Voiths lose appeal in
'Holy Cow' case

May 18, ANGELICA, NEW YORK (SUN) Stephen Voith and his wife Linda were neither surprised, nor disappointed, when the 4th Department Appellate Court in Rochester, New York, rejected their appeal to keep cows on their property.

The appellate court agreed with the lower court in Allegany County, which had earlier ruled that the case 'has nothing to do with religion.' The Voiths, followers of the Bhakti tradition of Hinduism, had appealed the 2003 court injunction expelling their cows from their property in Angelica village in New York, saying that protection of cows is part of their religion.

Several Hindu religious organizations had filed an 'amicus curie' (friends of the court) brief with the Appellate Court in support of the Voiths. "The judges and the whole system is part of the conspiracy against 'mother cow and father bull of humanity.' The forces against the spread of Vedic culture and Santana dharma are united in the fight," Stephen Voith told India Abroad, after the verdict.

"It is an international story where a tiny, bigoted village and its local law is allowed by the American judicial system to trump the US Constitution and the First Amendment.

"The beef industry is a business involving many billions. Protecting and honoring cows would spread goodness and tranquility in American society, since kindness to animals engenders kindness amongst humans - the converse to the adage that violence to poor animals leads to violence within human society," Voith said. Commenting on the verdict, Voith said "We feel we have been treated like 'enemy combatants' in the court system, because we never had the right to testify in the earlier trial and now the Appellate Court has affirmed the right of the trial court to fully gag us, prevent us American Due Process, and then uphold the injunction."

While ruling on the appeal, the court said 'We note in any event that defendants fail in their brief on appeal to identify any pertinent evidence that might have been adduced had their attorney sought to elicit further testimony from defendants or their witnesses.'

Voith said the Amicus Brief was that evidence, which the court totally ignored. "But we are still very pleased with the results in our case, because the demonic leaders, by opposing Srila Prabhupada's authentic Vedic Cultural Renaissance, are only making it more widely known and popular."

He said he has not decided about appealing the verdict. "There is a move to make a compromise with the village. Our attorney is speaking to the village attorney to prevent further court battles."

Stephen said if some of his cows are allowed on his property, he would be satisfied. "Only a few neighbors have objection to that. A meeting of the whole village could be held to discuss the issue," he said.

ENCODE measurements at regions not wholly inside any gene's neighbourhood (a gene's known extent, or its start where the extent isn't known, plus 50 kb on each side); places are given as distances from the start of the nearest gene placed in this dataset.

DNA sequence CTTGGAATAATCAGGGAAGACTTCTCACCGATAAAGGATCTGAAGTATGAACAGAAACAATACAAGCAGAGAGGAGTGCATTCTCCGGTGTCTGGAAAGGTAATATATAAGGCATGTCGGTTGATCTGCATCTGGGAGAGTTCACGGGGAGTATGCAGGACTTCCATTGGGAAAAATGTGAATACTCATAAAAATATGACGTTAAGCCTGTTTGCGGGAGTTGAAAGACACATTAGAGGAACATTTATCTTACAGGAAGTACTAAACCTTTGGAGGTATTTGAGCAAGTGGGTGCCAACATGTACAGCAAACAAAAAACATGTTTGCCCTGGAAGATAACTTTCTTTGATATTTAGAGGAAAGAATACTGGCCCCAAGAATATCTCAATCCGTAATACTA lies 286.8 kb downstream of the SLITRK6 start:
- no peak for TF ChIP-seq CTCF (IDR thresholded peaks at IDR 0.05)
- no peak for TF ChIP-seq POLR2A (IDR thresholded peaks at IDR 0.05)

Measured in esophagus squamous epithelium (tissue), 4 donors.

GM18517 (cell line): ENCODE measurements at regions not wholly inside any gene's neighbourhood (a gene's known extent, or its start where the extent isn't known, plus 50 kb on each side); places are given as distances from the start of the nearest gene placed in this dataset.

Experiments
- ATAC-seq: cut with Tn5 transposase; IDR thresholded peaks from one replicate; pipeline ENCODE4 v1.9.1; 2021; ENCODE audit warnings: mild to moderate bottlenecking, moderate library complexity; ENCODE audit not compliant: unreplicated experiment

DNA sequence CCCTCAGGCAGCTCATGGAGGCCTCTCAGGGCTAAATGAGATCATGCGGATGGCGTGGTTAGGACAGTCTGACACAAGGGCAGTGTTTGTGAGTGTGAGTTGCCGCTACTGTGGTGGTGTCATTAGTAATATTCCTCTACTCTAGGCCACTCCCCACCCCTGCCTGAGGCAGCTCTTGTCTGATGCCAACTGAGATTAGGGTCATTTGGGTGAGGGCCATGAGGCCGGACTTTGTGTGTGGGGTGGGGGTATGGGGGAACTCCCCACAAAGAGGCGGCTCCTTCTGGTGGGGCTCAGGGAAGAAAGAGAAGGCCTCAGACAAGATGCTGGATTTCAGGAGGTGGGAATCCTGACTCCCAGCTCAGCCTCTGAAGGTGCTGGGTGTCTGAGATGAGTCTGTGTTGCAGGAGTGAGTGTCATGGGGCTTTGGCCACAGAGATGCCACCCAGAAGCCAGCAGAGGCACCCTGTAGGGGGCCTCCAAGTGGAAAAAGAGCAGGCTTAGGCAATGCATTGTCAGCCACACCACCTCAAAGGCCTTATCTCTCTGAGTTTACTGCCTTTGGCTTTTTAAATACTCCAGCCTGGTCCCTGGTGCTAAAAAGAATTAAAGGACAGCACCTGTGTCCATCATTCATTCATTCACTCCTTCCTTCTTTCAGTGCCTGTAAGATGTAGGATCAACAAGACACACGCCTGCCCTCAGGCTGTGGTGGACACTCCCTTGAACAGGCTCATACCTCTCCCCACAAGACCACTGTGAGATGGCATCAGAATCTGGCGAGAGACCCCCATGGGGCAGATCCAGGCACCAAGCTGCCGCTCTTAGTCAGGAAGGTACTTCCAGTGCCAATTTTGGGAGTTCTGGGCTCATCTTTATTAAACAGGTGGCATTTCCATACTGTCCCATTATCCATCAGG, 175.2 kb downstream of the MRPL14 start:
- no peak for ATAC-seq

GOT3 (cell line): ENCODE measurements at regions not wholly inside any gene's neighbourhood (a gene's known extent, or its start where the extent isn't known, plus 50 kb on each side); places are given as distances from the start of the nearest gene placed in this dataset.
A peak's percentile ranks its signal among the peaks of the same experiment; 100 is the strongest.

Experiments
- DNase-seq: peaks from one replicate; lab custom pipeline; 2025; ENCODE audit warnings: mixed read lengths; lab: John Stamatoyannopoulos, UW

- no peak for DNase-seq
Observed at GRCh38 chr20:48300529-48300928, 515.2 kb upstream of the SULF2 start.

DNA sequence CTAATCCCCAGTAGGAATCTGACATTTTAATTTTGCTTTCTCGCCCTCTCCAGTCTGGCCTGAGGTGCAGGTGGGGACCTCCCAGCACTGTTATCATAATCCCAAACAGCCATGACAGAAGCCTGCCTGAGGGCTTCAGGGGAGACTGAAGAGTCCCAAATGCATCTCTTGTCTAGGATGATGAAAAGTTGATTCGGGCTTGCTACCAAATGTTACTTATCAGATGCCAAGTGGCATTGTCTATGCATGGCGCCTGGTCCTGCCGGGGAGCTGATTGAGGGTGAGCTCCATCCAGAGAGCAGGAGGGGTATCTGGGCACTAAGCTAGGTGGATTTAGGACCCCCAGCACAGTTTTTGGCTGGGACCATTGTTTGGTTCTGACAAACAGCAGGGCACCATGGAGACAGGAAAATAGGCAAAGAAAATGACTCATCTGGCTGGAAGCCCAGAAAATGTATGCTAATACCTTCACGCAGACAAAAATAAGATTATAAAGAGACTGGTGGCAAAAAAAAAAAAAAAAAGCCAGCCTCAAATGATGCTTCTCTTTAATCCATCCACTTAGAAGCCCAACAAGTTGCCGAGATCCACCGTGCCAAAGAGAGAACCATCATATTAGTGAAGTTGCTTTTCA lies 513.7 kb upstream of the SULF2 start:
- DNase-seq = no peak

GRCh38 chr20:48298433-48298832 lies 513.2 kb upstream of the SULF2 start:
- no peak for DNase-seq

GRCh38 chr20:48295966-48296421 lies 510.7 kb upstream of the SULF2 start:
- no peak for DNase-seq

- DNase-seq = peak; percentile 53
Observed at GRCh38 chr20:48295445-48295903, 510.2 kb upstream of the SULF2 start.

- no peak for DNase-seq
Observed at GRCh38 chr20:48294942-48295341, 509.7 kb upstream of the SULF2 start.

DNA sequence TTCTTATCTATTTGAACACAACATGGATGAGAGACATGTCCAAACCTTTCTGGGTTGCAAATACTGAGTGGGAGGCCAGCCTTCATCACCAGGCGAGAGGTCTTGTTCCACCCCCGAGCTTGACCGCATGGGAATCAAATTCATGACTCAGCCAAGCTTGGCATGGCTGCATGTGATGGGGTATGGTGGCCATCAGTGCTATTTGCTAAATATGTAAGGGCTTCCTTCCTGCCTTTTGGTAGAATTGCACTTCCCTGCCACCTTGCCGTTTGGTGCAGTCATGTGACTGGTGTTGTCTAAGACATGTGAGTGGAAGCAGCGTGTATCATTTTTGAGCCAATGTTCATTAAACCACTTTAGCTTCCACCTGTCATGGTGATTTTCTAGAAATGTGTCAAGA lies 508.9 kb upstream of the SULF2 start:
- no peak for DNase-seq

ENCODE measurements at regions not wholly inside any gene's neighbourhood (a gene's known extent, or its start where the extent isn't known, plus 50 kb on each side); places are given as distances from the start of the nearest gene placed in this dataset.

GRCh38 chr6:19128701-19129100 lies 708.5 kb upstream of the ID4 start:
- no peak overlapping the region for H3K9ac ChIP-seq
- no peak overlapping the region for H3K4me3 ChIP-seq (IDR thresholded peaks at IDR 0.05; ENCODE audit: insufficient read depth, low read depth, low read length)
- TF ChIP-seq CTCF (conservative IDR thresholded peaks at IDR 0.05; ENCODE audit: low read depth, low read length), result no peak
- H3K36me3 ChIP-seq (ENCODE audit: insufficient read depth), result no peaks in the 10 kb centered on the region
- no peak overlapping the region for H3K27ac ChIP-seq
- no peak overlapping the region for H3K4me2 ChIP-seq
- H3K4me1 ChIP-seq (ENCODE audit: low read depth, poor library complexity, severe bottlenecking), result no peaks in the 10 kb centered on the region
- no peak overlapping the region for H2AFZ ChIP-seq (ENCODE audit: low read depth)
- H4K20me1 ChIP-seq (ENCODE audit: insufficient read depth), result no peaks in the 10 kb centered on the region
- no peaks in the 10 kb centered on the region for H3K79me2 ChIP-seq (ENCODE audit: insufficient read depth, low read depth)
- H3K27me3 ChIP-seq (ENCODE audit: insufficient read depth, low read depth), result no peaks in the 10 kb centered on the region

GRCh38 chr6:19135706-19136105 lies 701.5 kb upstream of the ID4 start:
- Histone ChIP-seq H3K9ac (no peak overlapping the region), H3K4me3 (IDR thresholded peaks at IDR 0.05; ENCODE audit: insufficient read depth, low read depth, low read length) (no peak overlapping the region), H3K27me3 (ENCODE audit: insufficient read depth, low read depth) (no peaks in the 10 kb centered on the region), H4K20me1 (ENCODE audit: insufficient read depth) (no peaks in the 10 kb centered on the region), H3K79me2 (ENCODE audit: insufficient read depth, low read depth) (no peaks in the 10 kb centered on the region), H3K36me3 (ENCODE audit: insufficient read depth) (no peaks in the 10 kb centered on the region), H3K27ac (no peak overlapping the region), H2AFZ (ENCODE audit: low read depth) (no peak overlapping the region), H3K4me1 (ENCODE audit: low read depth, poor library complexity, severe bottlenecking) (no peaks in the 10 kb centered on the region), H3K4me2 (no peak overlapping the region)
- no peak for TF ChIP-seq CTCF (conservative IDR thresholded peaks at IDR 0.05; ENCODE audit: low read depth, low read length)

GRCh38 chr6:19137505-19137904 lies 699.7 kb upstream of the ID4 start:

Raymond W Bulson, the attorney appearing on behalf of the village, told the New York Times that the law does not single out any religion, and described the dispute as a quality-of-life matter.

'You move to a village because you want the amenities. If you move there to have those amenities, you don't want a cow next door. I'm sure their religious beliefs are sincere, but that was never an issue.

'The Appellate Division said there's no religious argument, and I think that's true. That doesn't mean there aren't religious bigots in Angelica. I'm sure there are. But the government never once said to me, 'Get them out because we hate their religion,' Bulson said.

Stephen questions the argument of 'quality of life.' "Their quality is that ignorance is bliss. Why? Because none of these individual neighbors mind in the least that beef cows are next door, or adjacent their property; nor billy goats and dairy goats."

Community activist Nitin Talsania, leader of the Jain Association that filed the Amicus brief, termed the judgment unfair. "Once again, the powerful locals have been able to influence this case unjustly against the Voiths. The court didn't even look at the Amicus brief our organizations submitted. It is as if they had predetermined that nothing else was relevant and was going to matter in any way. This is a lesson for all of us to be aware, alert and vigilant about such injustices sneaking in from time to time."

"Knowing the Voiths, I don't think that despite financial and personal challenges, they are likely to give up at this critical juncture. If I have to predict, the case will end up in the country's Supreme Court, where they will get a fair trial and end up winning ultimately," Talsania said. "This is already creating a stir in the Hindu community all over the world. It is becoming a rallying point for the community, and for organizations that support the religious rights of minorities."

The Voiths had purchased a two and a half acre property in Angelica in 1994, and moved there with their cows to operate a Vedic Cow Protection and Agricultural Center. The village has a law which says that the owner should have at least 10 acres of land on which farm animals can graze. To overcome this, the Voiths leased 12 acres of land across the street. However, the village objected, on the grounds that the land was not adjacent their own property.

The village then sued; the Voiths countered by stating that sheltering cows was part of their religious belief. Currently, pending a favorable end to the dispute, the Voiths keep their cows at another location, far removed from their home, and make the trek daily to tend to them.